reason contributor and Denver Post columnist David Harsanyi looks at the polling data and finds that 5 percent of voters say they won't cast a ballot for an African American, 11 percent won't vote for a woman—and a whopping 42 percent won't vote for a 72-year-old (regardless of race or gender, I'm guessing that elderly Oscar nominee Ruby Dee shouldn't be pondering a White House run anytime soon).
Is Amerika ageist on top of its other sins? Not quite, says Harsanyi:
Fact is, far from being reluctant to elect seniors, voters reliably choose them. Washington, a veritable Gerontocracy, can often resemble a Boca Raton condo association meeting.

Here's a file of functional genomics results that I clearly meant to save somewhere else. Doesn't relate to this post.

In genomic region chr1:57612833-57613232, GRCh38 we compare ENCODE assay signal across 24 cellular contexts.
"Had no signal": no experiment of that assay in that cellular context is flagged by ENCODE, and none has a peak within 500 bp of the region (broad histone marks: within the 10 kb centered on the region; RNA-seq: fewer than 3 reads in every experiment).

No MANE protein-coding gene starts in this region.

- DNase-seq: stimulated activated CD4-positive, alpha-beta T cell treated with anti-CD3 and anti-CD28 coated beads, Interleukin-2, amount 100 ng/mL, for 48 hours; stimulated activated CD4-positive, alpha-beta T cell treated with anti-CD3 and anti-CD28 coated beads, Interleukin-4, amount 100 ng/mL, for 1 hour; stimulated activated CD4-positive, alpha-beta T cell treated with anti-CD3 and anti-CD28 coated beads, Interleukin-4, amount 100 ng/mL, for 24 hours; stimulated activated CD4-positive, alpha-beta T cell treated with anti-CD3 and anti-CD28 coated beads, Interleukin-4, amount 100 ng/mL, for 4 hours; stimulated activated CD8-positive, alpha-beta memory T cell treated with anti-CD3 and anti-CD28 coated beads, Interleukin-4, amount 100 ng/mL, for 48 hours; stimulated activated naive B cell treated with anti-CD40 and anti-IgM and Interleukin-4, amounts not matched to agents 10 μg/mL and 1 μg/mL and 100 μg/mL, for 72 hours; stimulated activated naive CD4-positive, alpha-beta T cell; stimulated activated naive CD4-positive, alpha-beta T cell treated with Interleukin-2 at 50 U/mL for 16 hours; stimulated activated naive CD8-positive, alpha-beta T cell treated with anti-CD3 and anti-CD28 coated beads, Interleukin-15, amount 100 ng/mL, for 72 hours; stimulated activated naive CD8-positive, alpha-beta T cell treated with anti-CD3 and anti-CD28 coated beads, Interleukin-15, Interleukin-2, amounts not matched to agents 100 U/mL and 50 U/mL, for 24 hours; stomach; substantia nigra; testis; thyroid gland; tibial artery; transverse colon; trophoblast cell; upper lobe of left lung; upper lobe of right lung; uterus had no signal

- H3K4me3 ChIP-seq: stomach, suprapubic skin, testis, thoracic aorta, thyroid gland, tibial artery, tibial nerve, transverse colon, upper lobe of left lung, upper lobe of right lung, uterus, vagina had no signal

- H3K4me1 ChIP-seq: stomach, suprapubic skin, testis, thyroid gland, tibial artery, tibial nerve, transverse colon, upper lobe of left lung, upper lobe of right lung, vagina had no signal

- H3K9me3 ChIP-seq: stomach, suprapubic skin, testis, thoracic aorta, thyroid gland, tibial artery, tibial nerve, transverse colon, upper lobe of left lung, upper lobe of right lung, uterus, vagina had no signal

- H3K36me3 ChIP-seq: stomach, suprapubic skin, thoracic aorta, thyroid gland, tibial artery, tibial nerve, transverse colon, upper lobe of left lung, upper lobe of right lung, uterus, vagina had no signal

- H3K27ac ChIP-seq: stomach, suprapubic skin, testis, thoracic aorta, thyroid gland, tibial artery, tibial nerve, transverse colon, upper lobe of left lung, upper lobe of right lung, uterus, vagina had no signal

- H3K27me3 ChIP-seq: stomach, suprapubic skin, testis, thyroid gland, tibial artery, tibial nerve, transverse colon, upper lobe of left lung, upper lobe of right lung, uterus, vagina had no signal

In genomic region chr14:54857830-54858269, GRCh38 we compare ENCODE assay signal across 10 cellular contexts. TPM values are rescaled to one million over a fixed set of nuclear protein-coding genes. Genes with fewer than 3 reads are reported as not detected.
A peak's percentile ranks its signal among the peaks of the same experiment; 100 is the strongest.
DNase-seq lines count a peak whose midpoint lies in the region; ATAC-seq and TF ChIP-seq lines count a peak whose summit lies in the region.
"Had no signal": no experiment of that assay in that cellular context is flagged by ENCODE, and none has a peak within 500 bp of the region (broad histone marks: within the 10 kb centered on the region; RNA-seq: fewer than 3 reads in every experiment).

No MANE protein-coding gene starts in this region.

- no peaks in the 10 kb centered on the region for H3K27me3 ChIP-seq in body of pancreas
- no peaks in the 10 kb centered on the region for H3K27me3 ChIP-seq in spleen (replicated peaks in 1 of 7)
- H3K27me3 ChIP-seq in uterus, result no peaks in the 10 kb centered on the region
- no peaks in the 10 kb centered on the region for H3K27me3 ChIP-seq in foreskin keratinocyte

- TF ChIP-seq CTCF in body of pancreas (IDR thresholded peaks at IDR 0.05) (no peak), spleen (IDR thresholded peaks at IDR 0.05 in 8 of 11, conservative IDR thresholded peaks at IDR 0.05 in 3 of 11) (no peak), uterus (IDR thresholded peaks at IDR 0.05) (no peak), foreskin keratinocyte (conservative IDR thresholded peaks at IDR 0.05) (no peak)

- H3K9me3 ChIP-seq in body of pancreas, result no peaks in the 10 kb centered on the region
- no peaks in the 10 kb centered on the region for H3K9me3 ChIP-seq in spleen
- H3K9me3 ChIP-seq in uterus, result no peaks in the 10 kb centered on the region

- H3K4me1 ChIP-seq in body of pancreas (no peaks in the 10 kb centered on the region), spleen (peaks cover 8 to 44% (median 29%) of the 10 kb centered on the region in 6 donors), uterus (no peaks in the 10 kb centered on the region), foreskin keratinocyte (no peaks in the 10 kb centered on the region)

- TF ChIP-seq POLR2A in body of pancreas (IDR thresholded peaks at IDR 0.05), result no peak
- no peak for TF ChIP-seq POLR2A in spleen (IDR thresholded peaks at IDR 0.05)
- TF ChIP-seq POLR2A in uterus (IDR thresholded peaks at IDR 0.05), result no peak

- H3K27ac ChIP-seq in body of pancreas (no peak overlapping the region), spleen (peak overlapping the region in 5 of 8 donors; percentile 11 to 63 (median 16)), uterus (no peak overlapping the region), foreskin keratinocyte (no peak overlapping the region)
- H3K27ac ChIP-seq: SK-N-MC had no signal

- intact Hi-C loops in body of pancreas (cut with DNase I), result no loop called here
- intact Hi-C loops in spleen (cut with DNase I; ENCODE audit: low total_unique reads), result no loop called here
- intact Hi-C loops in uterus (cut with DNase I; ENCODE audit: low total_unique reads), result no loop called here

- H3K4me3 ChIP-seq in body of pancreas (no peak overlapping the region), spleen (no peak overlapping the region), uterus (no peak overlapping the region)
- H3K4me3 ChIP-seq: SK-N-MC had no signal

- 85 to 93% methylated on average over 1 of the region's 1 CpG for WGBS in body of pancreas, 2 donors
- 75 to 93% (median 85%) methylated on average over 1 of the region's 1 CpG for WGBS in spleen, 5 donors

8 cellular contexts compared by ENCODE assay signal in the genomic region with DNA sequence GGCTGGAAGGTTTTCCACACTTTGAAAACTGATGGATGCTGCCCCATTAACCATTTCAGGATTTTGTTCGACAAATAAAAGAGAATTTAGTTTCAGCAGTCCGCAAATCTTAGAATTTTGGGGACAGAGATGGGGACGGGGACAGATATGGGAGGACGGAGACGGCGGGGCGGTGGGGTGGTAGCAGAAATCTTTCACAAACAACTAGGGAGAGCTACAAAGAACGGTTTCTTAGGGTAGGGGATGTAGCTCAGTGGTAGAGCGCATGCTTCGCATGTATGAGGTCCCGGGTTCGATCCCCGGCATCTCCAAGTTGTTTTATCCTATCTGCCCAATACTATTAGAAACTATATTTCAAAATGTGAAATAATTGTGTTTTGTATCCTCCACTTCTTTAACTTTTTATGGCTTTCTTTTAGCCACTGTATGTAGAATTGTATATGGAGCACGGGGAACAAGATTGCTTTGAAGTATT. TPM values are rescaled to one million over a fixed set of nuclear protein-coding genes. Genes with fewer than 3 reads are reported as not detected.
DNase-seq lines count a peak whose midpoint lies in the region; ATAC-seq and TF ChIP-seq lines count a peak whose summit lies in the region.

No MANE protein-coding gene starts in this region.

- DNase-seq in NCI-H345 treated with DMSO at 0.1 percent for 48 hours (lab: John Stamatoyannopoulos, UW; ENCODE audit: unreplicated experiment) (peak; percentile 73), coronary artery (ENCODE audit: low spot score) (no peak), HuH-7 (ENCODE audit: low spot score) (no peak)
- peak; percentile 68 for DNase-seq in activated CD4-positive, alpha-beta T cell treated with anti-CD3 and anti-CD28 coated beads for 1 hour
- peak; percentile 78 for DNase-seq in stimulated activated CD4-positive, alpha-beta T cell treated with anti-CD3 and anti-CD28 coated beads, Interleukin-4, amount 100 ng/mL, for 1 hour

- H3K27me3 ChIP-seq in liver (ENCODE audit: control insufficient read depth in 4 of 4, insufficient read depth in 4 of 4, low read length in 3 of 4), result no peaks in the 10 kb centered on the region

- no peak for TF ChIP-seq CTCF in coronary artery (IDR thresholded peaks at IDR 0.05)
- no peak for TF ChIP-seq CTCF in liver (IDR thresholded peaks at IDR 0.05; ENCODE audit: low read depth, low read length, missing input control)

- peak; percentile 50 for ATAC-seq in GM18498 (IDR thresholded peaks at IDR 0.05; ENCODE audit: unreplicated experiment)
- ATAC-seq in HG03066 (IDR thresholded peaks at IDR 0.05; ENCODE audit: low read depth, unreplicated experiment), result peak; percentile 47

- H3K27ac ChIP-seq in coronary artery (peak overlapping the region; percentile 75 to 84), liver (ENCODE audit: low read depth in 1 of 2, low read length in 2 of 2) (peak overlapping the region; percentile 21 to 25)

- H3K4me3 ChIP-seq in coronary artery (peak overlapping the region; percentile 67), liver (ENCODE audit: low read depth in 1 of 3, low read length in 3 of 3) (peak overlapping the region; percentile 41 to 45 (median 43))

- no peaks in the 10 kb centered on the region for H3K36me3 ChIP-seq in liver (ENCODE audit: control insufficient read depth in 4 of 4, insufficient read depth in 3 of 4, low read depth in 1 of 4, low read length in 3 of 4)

Presently there are 26 senators over the age of 70 (23 of them older than McCain). There are six senators in their 80s and 36 in their 60s. Robert Byrd is 90.
Harsanyi also notes that back in 1980 Ronald Reagan, the oldest president ever elected, was just a year younger than McCain is now (and let's face it: 70 is the new 60!). But the reason this col spoke to me is its summary of William Henry Harrison, who was the oldest president before Reagan–and remains the shortest-serving:
At 68, William Henry Harrison was the country's second-oldest president. A war hero, "Granny Harrison," as his opponents called him, was a tough cat. After winning the presidency, he stood outside on a miserably frigid and damp Washington day to deliver the longest inaugural address—more than 8,400 words—in American history. He then joined the inaugural parade. Harrison, naturally, caught a cold, which led to pneumonia. He never recovered and died 31 days into his term.
What's not to like?